Alwan al-Shaubani a leading member of the advisory council also commented on the social responsibility that it is known in Yemen in the sense of charity and there are a few companies in Yemen such as Universal Group as they dedicate regular amounts for charity and poor especially in the rural areas and outskirts. And we have a responsibility towards our communities and towards the coming generations of the society. We have employed seven people through this initiative and we have promised many more to allocate them in our various branches around the country in due time.

I was very happy in participating in the initiative. Interacting with the youth reminded me of my past when I was young and ambitious. In my youth, was supported by several foundations and associations to complete my studies and I continued on helping youth whenever and wherever I could. I hope this initiative is transformed into a national program but I think it is too early for this transition now. We need to phase out within two years or so from the donor support to completely national support for funding this project.

What do the development specialists think of the project?

Ewald Gold, from EOPSP (Employment Oriented Private Sector Development Programme) who works in the GTZ project, which is a German government organization, explained that GTZ have had a strong relationship with the Ministry of Education for thirty years. They support vocational training programmes in the governates of Taiz and Aden; and were invited to this celebration as guests.

He was very supportive of the programme, saying that; “Projects such as this are very important, we must encourage these types of NGO's to do more of this type of training.” He commented that; “The improvement of the qualifications of young Yemenis is the only chance that Yemen has to develop.” Making this project, and others like it, crucial in Yemen's development process.

The GTZ focuses upon advising the ministry of education to develop closer relationships with the private sector, adjusting training areas according to the demand from businesses at that time. “This is why we are so supportive of this project”, Gold said. “And this is also why we are delighted to have been invited here today”.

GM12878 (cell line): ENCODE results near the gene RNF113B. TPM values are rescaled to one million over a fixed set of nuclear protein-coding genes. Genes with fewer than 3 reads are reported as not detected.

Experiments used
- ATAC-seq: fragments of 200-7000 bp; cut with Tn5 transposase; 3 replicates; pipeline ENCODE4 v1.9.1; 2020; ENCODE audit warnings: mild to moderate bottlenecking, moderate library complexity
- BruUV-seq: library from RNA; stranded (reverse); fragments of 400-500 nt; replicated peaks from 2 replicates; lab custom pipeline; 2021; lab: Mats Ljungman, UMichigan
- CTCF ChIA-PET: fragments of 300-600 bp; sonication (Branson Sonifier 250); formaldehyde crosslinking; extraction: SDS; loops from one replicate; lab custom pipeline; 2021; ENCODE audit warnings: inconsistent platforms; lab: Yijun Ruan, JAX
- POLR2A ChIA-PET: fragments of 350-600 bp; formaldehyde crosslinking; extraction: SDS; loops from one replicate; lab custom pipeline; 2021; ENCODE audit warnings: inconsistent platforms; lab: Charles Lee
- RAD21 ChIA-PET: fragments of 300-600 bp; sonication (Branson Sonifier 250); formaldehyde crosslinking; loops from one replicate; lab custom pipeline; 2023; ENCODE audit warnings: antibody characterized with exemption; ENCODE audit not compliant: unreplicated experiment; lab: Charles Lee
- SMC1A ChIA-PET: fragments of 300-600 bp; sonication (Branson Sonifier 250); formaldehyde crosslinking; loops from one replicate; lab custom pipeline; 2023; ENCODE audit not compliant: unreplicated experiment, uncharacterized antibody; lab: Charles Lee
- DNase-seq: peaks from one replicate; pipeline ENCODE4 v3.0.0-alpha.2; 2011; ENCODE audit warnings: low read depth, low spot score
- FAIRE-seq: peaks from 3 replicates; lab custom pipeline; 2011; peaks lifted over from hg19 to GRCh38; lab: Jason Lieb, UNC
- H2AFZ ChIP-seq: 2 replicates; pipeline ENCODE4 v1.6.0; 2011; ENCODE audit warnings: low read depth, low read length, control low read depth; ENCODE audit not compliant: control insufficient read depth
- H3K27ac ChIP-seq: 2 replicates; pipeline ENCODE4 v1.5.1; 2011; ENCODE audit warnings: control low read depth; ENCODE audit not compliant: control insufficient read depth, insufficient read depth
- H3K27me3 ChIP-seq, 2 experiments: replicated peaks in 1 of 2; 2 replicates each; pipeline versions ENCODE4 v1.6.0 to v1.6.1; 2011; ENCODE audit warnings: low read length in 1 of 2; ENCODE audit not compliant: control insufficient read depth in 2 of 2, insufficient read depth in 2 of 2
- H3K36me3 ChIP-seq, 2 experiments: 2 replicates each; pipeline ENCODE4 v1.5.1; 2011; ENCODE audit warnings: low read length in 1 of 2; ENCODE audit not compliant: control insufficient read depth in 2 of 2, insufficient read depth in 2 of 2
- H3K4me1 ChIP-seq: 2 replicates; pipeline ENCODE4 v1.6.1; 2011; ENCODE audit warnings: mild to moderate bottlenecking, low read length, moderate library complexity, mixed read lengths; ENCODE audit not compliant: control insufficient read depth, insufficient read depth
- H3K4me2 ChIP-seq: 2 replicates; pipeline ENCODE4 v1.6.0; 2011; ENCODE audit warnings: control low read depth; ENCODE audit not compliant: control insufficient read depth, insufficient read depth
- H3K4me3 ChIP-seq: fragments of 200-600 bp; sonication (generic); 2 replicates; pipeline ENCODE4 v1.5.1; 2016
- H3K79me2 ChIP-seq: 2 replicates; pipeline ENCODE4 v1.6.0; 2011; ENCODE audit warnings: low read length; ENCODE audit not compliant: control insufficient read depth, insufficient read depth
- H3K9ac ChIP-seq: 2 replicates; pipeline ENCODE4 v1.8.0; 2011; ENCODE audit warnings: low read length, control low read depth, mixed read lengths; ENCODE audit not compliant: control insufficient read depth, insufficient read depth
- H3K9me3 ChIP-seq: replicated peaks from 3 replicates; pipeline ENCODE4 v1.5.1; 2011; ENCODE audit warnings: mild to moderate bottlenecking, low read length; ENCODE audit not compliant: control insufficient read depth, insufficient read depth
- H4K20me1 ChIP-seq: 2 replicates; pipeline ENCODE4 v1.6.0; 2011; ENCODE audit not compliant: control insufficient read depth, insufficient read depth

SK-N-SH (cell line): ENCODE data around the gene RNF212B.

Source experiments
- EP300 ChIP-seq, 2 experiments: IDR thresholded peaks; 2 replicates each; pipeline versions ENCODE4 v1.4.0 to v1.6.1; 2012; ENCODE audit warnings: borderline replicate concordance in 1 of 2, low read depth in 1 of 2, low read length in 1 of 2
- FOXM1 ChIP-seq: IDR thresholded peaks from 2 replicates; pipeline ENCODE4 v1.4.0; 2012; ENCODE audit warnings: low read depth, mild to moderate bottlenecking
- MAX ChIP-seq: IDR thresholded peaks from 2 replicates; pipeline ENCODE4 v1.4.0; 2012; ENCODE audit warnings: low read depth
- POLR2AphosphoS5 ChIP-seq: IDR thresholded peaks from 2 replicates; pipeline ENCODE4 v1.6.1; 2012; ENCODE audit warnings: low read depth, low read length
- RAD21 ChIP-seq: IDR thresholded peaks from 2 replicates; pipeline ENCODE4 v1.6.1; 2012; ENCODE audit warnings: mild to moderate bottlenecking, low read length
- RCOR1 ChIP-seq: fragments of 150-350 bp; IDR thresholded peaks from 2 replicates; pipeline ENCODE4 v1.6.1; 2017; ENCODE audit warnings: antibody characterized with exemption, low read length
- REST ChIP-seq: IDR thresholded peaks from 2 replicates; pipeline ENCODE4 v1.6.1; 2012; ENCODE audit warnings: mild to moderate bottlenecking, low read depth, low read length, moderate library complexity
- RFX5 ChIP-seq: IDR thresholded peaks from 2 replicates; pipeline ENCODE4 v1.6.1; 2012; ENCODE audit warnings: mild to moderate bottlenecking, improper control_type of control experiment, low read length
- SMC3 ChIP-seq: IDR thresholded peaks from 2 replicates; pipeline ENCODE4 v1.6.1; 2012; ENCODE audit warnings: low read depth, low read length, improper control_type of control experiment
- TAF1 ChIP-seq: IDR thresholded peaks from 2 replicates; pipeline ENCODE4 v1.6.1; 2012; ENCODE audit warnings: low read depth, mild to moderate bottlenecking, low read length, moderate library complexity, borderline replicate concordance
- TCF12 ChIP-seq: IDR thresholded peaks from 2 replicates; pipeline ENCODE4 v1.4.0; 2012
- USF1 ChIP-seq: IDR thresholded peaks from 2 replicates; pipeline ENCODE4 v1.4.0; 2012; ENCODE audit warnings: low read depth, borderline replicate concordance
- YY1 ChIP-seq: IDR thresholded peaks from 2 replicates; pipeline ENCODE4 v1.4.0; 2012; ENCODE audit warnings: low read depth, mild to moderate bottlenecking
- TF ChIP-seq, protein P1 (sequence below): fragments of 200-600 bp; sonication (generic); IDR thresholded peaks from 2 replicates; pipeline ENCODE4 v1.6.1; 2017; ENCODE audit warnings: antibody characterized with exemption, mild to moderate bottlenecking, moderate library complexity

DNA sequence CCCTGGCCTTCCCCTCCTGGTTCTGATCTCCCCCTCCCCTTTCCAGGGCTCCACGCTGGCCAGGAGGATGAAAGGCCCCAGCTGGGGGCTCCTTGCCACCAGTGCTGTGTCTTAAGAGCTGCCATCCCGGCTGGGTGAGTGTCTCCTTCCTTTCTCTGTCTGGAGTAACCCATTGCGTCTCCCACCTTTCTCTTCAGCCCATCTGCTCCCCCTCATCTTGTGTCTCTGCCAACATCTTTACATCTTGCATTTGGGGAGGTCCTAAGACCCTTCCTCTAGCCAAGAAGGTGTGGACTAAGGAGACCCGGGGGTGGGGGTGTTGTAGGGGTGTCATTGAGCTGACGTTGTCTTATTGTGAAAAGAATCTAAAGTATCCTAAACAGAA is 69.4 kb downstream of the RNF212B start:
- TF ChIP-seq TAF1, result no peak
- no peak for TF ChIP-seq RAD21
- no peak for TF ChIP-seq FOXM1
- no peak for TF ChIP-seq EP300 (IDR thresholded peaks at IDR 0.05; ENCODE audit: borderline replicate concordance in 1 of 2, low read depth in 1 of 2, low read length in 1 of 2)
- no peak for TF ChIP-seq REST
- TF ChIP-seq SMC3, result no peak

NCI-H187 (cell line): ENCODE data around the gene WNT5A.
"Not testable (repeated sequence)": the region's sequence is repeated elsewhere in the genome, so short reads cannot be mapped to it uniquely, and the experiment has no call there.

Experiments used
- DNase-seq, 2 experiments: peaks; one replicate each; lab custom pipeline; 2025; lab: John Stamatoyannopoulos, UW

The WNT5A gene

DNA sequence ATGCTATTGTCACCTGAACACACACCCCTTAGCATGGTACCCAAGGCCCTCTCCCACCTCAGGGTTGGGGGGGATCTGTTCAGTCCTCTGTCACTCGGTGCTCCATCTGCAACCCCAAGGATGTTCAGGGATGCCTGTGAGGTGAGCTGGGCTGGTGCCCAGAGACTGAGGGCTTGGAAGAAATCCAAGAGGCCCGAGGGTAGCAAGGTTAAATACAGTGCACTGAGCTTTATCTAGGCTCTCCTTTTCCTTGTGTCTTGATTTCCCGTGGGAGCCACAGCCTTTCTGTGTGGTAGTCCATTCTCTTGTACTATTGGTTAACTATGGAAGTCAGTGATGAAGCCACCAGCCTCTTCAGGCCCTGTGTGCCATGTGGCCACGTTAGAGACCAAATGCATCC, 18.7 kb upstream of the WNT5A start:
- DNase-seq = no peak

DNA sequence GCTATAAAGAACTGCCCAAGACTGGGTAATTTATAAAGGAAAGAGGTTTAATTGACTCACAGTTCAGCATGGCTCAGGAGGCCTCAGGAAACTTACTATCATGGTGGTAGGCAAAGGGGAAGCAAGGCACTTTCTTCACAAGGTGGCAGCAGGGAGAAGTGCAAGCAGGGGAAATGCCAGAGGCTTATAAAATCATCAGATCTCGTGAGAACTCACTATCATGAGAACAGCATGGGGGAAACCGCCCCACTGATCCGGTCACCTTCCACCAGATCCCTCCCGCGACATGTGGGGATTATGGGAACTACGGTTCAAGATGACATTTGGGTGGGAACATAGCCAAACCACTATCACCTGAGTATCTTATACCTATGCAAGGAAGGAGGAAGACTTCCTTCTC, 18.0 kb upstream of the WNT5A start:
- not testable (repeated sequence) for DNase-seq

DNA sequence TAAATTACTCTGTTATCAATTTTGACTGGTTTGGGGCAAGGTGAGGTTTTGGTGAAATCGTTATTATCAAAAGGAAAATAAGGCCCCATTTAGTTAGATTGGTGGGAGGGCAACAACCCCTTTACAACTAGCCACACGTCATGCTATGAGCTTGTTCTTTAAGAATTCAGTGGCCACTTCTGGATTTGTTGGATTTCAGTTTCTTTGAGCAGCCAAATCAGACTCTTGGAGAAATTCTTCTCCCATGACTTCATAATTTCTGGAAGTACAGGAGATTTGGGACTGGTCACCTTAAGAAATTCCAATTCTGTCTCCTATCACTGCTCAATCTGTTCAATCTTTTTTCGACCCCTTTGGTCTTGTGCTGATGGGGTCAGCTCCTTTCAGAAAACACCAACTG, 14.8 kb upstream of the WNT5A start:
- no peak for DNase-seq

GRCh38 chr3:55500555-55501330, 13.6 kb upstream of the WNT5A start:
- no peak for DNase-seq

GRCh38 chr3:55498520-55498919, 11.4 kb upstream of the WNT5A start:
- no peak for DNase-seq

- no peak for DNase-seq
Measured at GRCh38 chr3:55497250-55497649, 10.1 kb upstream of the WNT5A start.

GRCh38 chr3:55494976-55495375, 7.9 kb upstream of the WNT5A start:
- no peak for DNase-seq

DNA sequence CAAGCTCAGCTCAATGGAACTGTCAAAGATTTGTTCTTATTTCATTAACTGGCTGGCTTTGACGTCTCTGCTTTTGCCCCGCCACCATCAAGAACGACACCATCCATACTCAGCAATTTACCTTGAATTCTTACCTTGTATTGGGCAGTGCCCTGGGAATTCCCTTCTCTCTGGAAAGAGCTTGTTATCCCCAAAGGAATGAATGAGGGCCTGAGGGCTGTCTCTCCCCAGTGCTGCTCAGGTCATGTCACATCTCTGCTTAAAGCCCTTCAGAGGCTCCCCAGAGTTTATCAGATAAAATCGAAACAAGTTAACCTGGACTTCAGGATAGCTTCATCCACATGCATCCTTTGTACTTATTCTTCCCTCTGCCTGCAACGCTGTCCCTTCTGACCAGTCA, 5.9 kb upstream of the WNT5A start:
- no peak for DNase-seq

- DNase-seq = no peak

Since GTZ are currently working within the governates of Taiz and Aden, in their first phase of a ten year programme, Gold explained that in the future they hope to extend their work possibly to Sana'a, to support initiatives such as this. Gold commented that; “many of the NGOs working in Yemen need to improve their capacity of training. Our job is to improve their performative capacity, which is why projects such as this are a positive development of education in Yemen.”

This nature of feedback from members of the educational development sector encourages us that this enjoyable celebration was part of a much bigger picture, the picture of a future for the youth of Yemen, where capacity building education and employment is available to those who strive to achieve the highest standards of business.

Dr. Qabool AlMtuwkel director of the initiative and manager of GWCC described her experience in managing this institute as a challengeable, interesting and valuable experience since she dealt with youths, “youth are very active, honest, atheistic and ready to do any thing to improve their country. I think such a project and initiative is positive because they targeted the youths who are considered a very important resource of this country'' she said.

“There will be similar projects with new ideas in the future, such as employment & a consultation office for the youths. We hope to open it in other cities “she added.